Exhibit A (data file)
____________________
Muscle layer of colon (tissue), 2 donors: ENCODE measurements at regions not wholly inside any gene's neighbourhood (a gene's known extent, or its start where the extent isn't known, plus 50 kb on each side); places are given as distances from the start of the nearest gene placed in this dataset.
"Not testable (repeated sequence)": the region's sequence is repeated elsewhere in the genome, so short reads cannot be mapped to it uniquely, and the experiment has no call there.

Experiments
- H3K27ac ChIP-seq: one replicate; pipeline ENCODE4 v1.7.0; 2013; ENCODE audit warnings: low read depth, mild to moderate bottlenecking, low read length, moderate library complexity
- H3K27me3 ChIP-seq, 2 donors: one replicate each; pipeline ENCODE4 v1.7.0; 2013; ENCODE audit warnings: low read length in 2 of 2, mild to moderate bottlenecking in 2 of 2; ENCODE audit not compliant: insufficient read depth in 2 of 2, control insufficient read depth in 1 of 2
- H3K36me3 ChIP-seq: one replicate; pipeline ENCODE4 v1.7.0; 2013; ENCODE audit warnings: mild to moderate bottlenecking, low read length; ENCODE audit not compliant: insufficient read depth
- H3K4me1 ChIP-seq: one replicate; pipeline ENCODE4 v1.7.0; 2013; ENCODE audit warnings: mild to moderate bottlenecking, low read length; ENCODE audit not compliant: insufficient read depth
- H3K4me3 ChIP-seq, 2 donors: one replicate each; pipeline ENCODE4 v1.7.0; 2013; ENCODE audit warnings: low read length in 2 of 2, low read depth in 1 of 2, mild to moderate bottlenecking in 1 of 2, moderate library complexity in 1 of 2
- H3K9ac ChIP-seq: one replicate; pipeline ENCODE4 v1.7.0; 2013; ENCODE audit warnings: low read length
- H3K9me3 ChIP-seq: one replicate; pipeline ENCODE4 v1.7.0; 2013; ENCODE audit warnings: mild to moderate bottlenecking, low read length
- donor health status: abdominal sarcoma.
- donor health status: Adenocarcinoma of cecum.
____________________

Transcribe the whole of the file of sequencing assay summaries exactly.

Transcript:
Muscle layer of colon (tissue), 2 donors: ENCODE measurements at regions not wholly inside any gene's neighbourhood (a gene's known extent, or its start where the extent isn't known, plus 50 kb on each side); places are given as distances from the start of the nearest gene placed in this dataset.
"Not testable (repeated sequence)": the region's sequence is repeated elsewhere in the genome, so short reads cannot be mapped to it uniquely, and the experiment has no call there.

Experiments
- H3K27ac ChIP-seq: one replicate; pipeline ENCODE4 v1.7.0; 2013; ENCODE audit warnings: low read depth, mild to moderate bottlenecking, low read length, moderate library complexity
- H3K27me3 ChIP-seq, 2 donors: one replicate each; pipeline ENCODE4 v1.7.0; 2013; ENCODE audit warnings: low read length in 2 of 2, mild to moderate bottlenecking in 2 of 2; ENCODE audit not compliant: insufficient read depth in 2 of 2, control insufficient read depth in 1 of 2
- H3K36me3 ChIP-seq: one replicate; pipeline ENCODE4 v1.7.0; 2013; ENCODE audit warnings: mild to moderate bottlenecking, low read length; ENCODE audit not compliant: insufficient read depth
- H3K4me1 ChIP-seq: one replicate; pipeline ENCODE4 v1.7.0; 2013; ENCODE audit warnings: mild to moderate bottlenecking, low read length; ENCODE audit not compliant: insufficient read depth
- H3K4me3 ChIP-seq, 2 donors: one replicate each; pipeline ENCODE4 v1.7.0; 2013; ENCODE audit warnings: low read length in 2 of 2, low read depth in 1 of 2, mild to moderate bottlenecking in 1 of 2, moderate library complexity in 1 of 2
- H3K9ac ChIP-seq: one replicate; pipeline ENCODE4 v1.7.0; 2013; ENCODE audit warnings: low read length
- H3K9me3 ChIP-seq: one replicate; pipeline ENCODE4 v1.7.0; 2013; ENCODE audit warnings: mild to moderate bottlenecking, low read length
- donor health status: abdominal sarcoma.
- donor health status: Adenocarcinoma of cecum.